I’m really excited to start a new book journey with your orchestra class! Mr. Lytle had a fun idea to pair book ideas with the themes and moods of your orchestra performance pieces. Our current plan is that I’ll visit your class to give you short book talks (book previews) of a couple of books that I think pair nicely with your musical choices. But since I always have more book ideas than time, I thought I’d start a list for you here so you can always reference it later when you’re looking for a new read! And, as always, I love to hear your reading journeys as well— so please share your additional suggestions of books that you think match your music!
“Arirang”- Korean Folk Song– English translation is “My Beloved One”
Mr. Lytle told me that this song has been passed down through generations of Korean families, much like a lullaby. And though it expresses sadness at two romantic partners who are separated, it is also used as a message of hope for reunification. This is especially significant in Korea, a country whose people suffered under the Japanese invasion of their country for the first part of the twentieth century, and since 1945 when Korea was divided into North and South Korea. Many families still long for loved ones in the other Korea, and this song embodies their dreams of uniting again.
Book Selection One: If I Stay by Gayle Forman
Mia’s a classical cellist getting ready to apply to Juilliard School of Music, and acceptance would mean moving far from her family, friends, and rock band boyfriend– so this seems a bit like the separation of the romantic partners in the song. But, when unexpected tragedy strikes, Mia finds herself facing an uncertain future that is filled with loss, but that also offers hope for recovery with support from all those who still care deeply about her– and that hope, even during sadness, reminded me of how Koreans still use “Arirang” to dream about a future with their reunited families.
Book Selection Two: XOXO by Axie Oh
Jenny, another classically trained cellist, is struggling to incorporate emotions into her technically proficient performances. When her grandmother’s illness unexpectedly causes Jenny to transfer to a private music academy in South Korea she finds herself drawn into a romance with another musician whose management team thinks a relationship will only destroy his career. The theme of separated lovers is still here, as are the feelings of personal loss Jenny has experienced, but there is also finding new friendships, developing a relationship with her grandmother, and learning to re-connect with her emotions as she plays her cello. PS There’s also some BTS inspired K-Pop!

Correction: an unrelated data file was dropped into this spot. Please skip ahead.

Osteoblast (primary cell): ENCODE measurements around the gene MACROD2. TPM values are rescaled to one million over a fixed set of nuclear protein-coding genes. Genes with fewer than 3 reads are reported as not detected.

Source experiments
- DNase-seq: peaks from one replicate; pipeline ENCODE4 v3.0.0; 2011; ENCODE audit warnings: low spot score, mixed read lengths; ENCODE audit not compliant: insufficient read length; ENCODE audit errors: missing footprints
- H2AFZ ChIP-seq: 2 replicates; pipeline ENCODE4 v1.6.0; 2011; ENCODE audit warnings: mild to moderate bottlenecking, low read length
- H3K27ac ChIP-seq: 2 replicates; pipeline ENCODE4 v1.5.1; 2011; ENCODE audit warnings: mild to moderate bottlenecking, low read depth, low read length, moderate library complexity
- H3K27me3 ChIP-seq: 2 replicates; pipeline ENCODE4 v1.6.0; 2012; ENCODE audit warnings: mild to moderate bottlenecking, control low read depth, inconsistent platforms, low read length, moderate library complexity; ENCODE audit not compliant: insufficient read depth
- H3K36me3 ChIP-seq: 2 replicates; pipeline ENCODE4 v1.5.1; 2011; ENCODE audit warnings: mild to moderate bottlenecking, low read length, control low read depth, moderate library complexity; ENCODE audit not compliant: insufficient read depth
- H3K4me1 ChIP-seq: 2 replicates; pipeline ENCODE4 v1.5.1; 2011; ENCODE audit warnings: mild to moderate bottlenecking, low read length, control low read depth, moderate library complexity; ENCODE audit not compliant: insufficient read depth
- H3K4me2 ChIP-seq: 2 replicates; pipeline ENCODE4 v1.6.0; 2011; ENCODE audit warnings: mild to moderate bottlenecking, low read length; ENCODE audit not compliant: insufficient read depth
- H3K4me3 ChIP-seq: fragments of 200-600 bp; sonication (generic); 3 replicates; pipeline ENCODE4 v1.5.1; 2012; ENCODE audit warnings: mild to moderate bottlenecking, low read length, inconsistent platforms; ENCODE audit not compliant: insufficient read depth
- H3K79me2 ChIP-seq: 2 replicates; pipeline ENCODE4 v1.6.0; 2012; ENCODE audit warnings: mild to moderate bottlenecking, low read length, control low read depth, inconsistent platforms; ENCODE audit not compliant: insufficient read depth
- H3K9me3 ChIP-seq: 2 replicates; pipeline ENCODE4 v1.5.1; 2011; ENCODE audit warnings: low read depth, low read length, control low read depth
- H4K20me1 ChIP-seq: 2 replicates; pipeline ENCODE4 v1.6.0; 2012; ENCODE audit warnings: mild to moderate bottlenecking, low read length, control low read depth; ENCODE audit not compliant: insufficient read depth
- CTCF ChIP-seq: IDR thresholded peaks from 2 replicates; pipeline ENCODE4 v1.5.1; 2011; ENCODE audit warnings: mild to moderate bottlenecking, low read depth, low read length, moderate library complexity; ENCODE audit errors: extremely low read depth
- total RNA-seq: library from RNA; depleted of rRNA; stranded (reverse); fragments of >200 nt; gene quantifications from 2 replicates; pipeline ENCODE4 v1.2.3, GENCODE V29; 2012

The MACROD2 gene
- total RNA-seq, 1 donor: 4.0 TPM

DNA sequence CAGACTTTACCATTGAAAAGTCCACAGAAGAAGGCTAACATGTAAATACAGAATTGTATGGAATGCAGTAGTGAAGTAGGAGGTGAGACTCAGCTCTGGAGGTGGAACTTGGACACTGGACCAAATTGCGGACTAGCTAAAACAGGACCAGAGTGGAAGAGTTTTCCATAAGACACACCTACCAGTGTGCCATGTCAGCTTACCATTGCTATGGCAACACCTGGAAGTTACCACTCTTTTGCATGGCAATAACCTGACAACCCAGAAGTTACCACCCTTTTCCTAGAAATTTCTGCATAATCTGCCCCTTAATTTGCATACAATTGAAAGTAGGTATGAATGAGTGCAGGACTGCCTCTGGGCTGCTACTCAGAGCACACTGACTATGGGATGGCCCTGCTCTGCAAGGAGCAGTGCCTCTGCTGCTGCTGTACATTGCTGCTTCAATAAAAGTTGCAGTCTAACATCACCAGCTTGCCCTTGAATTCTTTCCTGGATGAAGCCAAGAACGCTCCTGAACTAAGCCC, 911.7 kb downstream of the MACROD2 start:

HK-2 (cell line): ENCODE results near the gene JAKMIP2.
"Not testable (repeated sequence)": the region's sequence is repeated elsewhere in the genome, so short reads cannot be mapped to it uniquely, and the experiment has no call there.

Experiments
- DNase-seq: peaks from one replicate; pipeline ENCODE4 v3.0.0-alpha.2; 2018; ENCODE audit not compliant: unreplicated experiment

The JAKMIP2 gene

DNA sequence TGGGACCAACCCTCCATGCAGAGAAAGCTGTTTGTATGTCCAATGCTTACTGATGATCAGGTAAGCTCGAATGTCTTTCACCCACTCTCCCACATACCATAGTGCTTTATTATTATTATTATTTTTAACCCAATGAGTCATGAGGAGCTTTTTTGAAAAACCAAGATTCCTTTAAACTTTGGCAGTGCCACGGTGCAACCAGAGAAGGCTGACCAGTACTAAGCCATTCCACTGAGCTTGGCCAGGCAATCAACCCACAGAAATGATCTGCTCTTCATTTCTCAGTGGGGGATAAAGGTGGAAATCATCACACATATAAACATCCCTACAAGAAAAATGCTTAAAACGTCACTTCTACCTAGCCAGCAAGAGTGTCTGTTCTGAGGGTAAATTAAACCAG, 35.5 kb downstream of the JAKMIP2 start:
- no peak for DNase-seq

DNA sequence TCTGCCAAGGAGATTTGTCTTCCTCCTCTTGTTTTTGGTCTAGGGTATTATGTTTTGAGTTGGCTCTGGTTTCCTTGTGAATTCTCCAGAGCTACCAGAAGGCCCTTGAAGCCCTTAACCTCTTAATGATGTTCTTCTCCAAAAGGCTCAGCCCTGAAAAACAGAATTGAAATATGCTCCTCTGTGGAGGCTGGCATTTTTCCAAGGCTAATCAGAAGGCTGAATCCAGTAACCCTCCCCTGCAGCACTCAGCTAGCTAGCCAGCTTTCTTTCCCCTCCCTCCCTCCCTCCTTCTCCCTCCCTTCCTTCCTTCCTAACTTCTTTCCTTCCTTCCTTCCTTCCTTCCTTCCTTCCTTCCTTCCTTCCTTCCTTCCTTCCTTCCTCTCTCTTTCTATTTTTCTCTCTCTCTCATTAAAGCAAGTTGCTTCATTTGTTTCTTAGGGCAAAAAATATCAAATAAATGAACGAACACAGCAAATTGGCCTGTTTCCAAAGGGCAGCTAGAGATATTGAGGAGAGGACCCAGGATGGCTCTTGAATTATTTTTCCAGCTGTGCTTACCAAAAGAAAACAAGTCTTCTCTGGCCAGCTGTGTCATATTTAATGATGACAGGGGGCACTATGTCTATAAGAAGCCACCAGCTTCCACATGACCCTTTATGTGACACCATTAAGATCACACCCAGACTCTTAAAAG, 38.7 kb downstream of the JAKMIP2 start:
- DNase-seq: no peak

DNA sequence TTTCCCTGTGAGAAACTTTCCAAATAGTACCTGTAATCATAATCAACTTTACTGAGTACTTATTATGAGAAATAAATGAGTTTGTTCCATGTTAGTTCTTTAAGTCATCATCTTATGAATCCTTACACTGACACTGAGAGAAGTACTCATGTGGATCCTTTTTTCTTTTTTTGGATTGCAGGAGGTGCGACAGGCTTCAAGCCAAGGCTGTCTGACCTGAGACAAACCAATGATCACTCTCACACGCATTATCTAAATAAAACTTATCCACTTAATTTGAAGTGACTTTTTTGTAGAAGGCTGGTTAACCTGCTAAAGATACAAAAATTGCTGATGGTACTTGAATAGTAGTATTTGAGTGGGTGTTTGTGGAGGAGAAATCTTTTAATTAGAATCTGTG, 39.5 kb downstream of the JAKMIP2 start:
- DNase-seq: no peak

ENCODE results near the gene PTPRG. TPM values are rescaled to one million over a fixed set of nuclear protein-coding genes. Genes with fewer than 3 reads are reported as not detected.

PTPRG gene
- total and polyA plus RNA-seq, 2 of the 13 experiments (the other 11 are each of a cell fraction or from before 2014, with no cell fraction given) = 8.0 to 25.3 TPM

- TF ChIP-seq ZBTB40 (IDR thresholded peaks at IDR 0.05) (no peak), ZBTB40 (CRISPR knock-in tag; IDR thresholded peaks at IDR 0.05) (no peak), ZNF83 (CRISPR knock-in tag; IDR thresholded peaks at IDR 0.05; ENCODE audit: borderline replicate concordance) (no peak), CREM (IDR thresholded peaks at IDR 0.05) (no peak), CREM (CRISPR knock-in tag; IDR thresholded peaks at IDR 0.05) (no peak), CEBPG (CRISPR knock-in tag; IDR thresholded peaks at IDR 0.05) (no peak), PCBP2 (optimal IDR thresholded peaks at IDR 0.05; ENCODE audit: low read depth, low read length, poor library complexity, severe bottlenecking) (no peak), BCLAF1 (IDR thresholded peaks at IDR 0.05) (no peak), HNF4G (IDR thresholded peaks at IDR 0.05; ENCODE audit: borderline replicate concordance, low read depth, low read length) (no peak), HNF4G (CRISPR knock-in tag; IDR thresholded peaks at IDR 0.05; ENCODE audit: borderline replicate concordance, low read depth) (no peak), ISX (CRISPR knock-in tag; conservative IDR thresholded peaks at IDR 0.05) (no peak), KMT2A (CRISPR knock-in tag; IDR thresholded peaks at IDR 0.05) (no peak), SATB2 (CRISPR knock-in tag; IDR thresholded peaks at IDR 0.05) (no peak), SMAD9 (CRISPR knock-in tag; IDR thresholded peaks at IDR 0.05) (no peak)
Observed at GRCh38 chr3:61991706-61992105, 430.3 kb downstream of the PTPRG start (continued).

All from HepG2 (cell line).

“Rumble in the City”
Mr. Lytle thought this piece had a very retro James Bond-ish, private eye detective story feel. Picture dark nights, disguises, sneaking through the city on a quest to discover the truth– all while being stylish and employing great sarcastic banter to show off your witty side! I’ve got two fun books that I think incorporate some of those ideas!
Heist Society (#1 in a series) by Ally Carter
Katarina’s just been kicked out of her boarding school for performing a very elaborate prank on the school principal, which was unfortunately caught on video. But she knows she’s been framed, and when a fancy black car shows up at the school to take her back home, she also knows that the handsome (but mysterious) Hale, sent to accompany her home, is somehow involved. It turns out Katarina’s family may not always follow the rules, and they want her back in their clutches to pull off one last “job” at a famous London museum. This one is super fun with lots of good plot twists, disguises, near escapes, questions about if doing a bad thing for the right reason makes it ok, witty banter, and tension between Kat and the mysterious Hale. I can picture “Rumble in the City” on the soundtrack if Heist Society was ever turned into a movie.
Bad Kitty by Michelle Jaffe
Jasmine has a plan of becoming a detective one day, in fact her Barbies used to have to play “crime scene detective” when she was little. But the family trip to Vegas is supposed to be a break from her using eye shadow to dust for fingerprints, but when Jasmine’s in a city nicknamed “Sin City” it’s not going to be long before she and her friends are searching for a kidnapped eight-year-old, evading a murderer, and debating if the cute guy “helping” them is someone they can trust, or someone who is out to double-cross them. Jas has a really funny voice for telling the story, and her friends are a handful. And even though the book involves a murder and a kidnapping, it’s also going to make you laugh out loud. This is “Rumble in the City” with a serious infusion of snarky commentary.